The decision to invest has therefore long been a done deal in China. During the last few years around EUR 55 billion has flown into China’s water industry, and, according to GTI, another EUR 37 billion will follow soon. The money will be channelled, among other things, into completing the South-North Water Transfer Project, a system of canals to take water from southern to northern China. Nearly US$ 80 billion, incidentally, has so far been invested in this project.
United States: pipes in a poor state
Expensive replacements will also be required in the United States over the next years. By 2020 nearly 42 per cent of all pipes will be in a poor or very poor state. In Chicago, for instance, part of the water infrastructure is already over 100 years old. In Miami-Dade County in Florida around 14,000 miles of water pipes have reached a state of dilapidation. In all, it’s a sobering balance, as a large proportion of US pipes date back to the 1940s, 50s and 60s. As a result, around 3,000 billion litres of untreated wastewater seep into surface waters each year. What makes the situation worse is that the system is already overloaded by heavy rainfall.
The American Society of Civil Engineers (ASCE) believes that the replacement of old and unusable pipes alone would require more than US$ 1,000 billion in investments. Of this total, around US$ 298 billion would be required for the replacement of wastewater and rainwater systems over the next 20 years. The largest proportion – 80 per cent – will need to be spent on pipe replacements.
Additional pipes will be needed in the booming shale gas industry, and shale gas extraction will require technologies for water recycling and reuse. It will mean installing pipes that are resistant to chemicals – a need which presents good opportunities for pipe manufacturers and suppliers to support the current radical transformation of the US water sector.
Major need for redevelopment in Germany
Faulty connections, cracks, drainage obstructions such as roots and also damage from corrosion have also affected water and sewage pipes in Germany. DWA, the German Association for Water, Wastewater and Waste, believes that there is a major need for redevelopment now. About a fifth of all systems are damaged in parts and will need to be redeveloped in the short or medium term. “The average age of Germany’s water and sewage pipes is 41 years, and the average calculated remaining useful life is 47.1 years.”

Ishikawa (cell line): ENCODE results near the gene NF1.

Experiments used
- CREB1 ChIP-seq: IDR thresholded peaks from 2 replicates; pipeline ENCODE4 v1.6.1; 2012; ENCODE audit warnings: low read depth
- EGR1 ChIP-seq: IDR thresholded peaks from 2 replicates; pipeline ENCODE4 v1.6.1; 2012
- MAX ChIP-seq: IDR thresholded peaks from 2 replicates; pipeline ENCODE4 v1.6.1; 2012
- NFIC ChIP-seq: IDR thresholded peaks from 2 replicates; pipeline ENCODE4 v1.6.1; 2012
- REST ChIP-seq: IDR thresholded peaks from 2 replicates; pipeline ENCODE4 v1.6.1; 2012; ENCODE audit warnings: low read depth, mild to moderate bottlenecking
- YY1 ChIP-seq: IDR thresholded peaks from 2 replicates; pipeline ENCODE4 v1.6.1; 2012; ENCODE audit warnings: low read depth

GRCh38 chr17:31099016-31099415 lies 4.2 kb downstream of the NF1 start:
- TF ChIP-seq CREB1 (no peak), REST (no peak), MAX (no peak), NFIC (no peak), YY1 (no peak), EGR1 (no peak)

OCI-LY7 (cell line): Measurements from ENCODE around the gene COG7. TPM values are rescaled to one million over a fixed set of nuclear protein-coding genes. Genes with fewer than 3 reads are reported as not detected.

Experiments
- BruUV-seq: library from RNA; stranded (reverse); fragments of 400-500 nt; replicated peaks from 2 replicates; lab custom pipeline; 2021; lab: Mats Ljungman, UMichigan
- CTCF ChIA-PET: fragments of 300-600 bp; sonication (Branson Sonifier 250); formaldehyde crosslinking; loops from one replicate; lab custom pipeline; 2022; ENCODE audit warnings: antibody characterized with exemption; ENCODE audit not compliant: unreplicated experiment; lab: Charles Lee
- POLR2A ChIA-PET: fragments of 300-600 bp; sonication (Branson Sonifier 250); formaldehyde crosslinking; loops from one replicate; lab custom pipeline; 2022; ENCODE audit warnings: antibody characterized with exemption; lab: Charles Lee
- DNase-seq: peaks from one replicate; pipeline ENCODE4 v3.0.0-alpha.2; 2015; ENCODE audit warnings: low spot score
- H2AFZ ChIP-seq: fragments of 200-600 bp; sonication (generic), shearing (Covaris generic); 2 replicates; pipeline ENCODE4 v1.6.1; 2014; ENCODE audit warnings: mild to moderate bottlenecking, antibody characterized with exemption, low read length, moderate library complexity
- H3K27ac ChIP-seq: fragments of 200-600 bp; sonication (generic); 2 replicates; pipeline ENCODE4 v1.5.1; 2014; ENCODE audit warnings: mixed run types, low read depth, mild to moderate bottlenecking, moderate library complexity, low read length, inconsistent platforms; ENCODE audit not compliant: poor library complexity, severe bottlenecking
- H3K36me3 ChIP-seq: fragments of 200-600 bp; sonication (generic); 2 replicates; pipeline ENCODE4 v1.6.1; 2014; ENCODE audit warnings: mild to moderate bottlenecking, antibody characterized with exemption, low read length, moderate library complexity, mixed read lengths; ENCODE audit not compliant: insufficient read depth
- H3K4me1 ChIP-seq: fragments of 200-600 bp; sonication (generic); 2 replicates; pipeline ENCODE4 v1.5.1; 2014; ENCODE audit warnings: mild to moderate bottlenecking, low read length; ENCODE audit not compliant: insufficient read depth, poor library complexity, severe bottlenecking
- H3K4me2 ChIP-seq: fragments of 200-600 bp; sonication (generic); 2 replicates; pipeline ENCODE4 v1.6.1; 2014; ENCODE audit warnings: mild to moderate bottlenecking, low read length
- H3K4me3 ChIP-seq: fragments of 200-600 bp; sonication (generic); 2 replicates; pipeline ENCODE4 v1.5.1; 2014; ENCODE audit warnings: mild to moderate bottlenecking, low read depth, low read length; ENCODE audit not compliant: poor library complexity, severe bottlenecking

What is striking is that there has been a slight shift towards more repairs in pipe maintenance, while the proportion of replacements and renovations is decreasing.
Material for permanent protection
One major point in the replacement of pipes is the choice of suitable materials for the manufacturing process. Until now preference has largely been given to stoneware and concrete, including reinforced concrete – depending on the medium and the throughput. If the medium is aqueous, the most important quality is corrosion protection. One option is to line the pipe with cement mortar, as this avoids direct contact, for instance, with the steel pipe. At the same time, the alkalinity of the mortar ensures active corrosion protection. The trend that can be observed is an increasing preference for plastic pipes which are gradually becoming more widespread in the creation of new networks – even though, according to DWA, their share is still “only” seven per cent of the total network. Other crucial elements in a water or wastewater pipe, apart from the material, are of course its length and its wall thickness.